Clubs Adapt to COVID-19

Clubs Adapt to COVID-19

Edith Holmsten, Staff Writer

From clubs formed just this year to clubs that have been at LASA for decades, COVID-19 has required them to adapt. Clubs have re-evaluated their format, methods of collaboration and projects in order to stay safe while also continuing their regular duties and activities. 

LASA’s Poetry, Robotics, Activism and Helping Hands for Children in Need clubs have used smaller groups, social media and independent projects to enhance their club experience during COVID-19. The clubs also met on Zoom to decide the format of their activities. 

The Helping Hands for Children in Need Club has formed new ways to volunteer with Dell Children’s Hospital, the Stop Abuse For Everyone (SAFE) Alliance and Posada Esperanza, a shelter for Latin American refugee families. Senior club officer Lois Lee explained how the club has adapted to virtual tutoring sessions with children at Posada Esperanza. 

“Normally, during the regular school year, we would go on a couple of visits to the actual shelter and be able to interact directly with the kids and do science experiments or really play games with them,” Lee said. “Because of COVID, we completely just switched into virtual-only with Posada.”

The club has also changed in small ways. In the spring, club members used new techniques for compiling care packages. 

“We normally create activity packages for Dell Children’s and deliver those,” Lee said. “During COVID in April or May, we had club members email in their little encouragement notes or poems or activities. Then we printed those and then mailed those to Dell Children’s.”

Similarly, the Robotics Club split up tasks to design machines. Robotics Head Coach Anthony Bertucci said that the club has used subgroups to combat the issue of team construction.

“We have identified what each person’s interest is, and then we’ve established seven subteam groups,” Bertucci said. “We’re going to allow the subteams to meet and start working on things such as the drive train, the programming, the electronics, the hydraulics, all that stuff, individually, and then we come together as a group.”

The Robotics Club has benefited from splitting up tasks to build devices, similarly the Activism Club is interested in dividing up work for education projects. Activism club founder and sophomore Jaelin Su noted that the club will split into two subgroups in order to work on their two main issues: education around police interactions and flu vaccines.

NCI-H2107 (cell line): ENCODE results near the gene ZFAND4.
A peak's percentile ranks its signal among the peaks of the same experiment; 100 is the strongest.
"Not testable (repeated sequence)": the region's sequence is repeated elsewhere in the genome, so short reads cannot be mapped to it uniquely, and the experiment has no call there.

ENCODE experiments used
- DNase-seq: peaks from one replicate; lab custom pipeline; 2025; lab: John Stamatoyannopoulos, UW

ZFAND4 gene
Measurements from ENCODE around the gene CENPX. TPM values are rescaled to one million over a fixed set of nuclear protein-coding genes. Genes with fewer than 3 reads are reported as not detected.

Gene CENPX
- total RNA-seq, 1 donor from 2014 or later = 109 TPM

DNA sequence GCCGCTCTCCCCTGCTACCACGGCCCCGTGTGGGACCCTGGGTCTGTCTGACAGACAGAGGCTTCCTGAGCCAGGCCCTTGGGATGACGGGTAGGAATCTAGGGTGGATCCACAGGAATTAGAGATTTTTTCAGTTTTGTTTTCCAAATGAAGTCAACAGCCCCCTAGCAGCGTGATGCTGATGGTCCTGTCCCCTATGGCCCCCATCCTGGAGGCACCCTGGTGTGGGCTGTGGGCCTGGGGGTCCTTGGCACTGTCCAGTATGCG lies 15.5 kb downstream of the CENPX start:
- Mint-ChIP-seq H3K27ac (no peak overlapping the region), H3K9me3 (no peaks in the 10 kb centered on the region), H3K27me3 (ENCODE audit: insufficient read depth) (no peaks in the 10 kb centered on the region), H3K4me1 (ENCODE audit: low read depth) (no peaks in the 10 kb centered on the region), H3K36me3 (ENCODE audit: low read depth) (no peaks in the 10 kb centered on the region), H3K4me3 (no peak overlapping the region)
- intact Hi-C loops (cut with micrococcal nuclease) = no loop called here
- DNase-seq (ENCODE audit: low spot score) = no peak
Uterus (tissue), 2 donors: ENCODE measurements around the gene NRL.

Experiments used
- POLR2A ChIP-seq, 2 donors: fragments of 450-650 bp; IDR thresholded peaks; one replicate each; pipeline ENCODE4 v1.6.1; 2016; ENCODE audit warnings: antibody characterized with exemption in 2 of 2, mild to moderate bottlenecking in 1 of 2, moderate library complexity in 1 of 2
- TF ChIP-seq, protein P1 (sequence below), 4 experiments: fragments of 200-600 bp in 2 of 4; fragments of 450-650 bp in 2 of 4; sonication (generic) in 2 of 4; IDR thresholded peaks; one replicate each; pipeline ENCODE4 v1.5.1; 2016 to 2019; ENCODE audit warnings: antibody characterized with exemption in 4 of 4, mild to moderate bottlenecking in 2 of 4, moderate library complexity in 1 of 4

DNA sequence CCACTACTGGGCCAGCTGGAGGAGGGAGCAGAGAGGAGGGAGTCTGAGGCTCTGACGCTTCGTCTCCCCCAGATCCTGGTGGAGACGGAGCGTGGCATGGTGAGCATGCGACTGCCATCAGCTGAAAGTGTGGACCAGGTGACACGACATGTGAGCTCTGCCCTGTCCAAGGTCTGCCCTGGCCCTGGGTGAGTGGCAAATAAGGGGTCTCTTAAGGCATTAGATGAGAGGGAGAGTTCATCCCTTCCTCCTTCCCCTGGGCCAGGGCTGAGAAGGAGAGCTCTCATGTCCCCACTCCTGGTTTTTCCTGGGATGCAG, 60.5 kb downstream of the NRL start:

“Next week, we’re going to split into two groups and have each group working on one of those things to come up with a plan and what medium they’re going to use and that kind of thing,” Su said. “So I’m really excited about that.”

Hoping to educate the public about a range of topics, Su noted that the spread of information is also different in a virtual format. Su acknowledged the importance of social media for their goals. 

“So as far as getting information out on the world, social media is a huge thing,” Su said, “These are a lot of things people care about, it affects people’s lives, and if you show them what the issues are, how it matters to them, how it matters to their peers, and their families and their friends, people get a lot more engaged in the content.” 

The Poetry Club also uses social media to form community outside of club meetings. Poetry Club founder and junior Eli Clark said that the club uses the internet to share optional poetry prompts which allow for greater unity.

“We want to create engagement, so one of our officers is sending out weekly prompts,” Clark said. “Even if you can’t come to the meeting, you can stil choose to use that and feel more connection when working with poetry.”

Along with prompts, club members have a choice during Zoom meetings between learning about poetry types or hearing other students’ work. Clark emphasized that the club added a second option of sharing students’ poetry, so members feel comfortable engaging. 

“The second one is sort of like an open mic space where students can share their own work,” Clark said. “I think [that] is something we hadn’t considered before but we want to have now so that way more people can participate.”

Forming groups, dividing up work and using social media has been fundamental for the Helping Hands for Children in Need, Robotics, Poetry and Activism clubs in adapting to distanced learning. Clark said the Poetry Club is hoping to use the club’s open mic to compile students’ writing in the coming months, and Lee said the Helping Hands for Children in Need Club is looking forward to more tutoring sessions and activities with children. Bertucci and Su are also excited to see their groups’ new ideas.

COVID-19 has caused clubs to sometimes drastically change their format. However, Bertucci understands that adaptation allows clubs to continue their work at LASA. 

“We’ve got to take it as it comes and figure it out,” Bertucci said. “That’s a real good life lesson.”